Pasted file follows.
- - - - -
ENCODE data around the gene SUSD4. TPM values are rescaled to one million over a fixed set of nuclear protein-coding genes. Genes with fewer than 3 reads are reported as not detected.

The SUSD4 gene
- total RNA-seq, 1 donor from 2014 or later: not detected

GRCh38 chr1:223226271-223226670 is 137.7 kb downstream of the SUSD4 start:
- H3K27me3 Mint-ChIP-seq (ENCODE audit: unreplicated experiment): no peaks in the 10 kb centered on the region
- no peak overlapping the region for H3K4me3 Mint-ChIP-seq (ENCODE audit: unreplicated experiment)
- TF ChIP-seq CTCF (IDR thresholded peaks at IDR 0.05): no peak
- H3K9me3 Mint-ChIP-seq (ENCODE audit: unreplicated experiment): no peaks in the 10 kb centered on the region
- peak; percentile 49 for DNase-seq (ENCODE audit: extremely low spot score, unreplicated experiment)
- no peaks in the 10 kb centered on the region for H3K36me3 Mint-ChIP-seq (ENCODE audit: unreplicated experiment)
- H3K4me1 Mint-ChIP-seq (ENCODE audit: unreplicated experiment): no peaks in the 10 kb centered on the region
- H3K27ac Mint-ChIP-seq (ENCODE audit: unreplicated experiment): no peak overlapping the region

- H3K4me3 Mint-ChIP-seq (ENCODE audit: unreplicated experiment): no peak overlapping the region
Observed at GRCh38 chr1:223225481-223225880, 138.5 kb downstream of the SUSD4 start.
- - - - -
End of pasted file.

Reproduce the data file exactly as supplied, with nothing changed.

ENCODE data around the gene SUSD4. TPM values are rescaled to one million over a fixed set of nuclear protein-coding genes. Genes with fewer than 3 reads are reported as not detected.

The SUSD4 gene
- total RNA-seq, 1 donor from 2014 or later: not detected

GRCh38 chr1:223226271-223226670 is 137.7 kb downstream of the SUSD4 start:
- H3K27me3 Mint-ChIP-seq (ENCODE audit: unreplicated experiment): no peaks in the 10 kb centered on the region
- no peak overlapping the region for H3K4me3 Mint-ChIP-seq (ENCODE audit: unreplicated experiment)
- TF ChIP-seq CTCF (IDR thresholded peaks at IDR 0.05): no peak
- H3K9me3 Mint-ChIP-seq (ENCODE audit: unreplicated experiment): no peaks in the 10 kb centered on the region
- peak; percentile 49 for DNase-seq (ENCODE audit: extremely low spot score, unreplicated experiment)
- no peaks in the 10 kb centered on the region for H3K36me3 Mint-ChIP-seq (ENCODE audit: unreplicated experiment)
- H3K4me1 Mint-ChIP-seq (ENCODE audit: unreplicated experiment): no peaks in the 10 kb centered on the region
- H3K27ac Mint-ChIP-seq (ENCODE audit: unreplicated experiment): no peak overlapping the region

- H3K4me3 Mint-ChIP-seq (ENCODE audit: unreplicated experiment): no peak overlapping the region
Observed at GRCh38 chr1:223225481-223225880, 138.5 kb downstream of the SUSD4 start.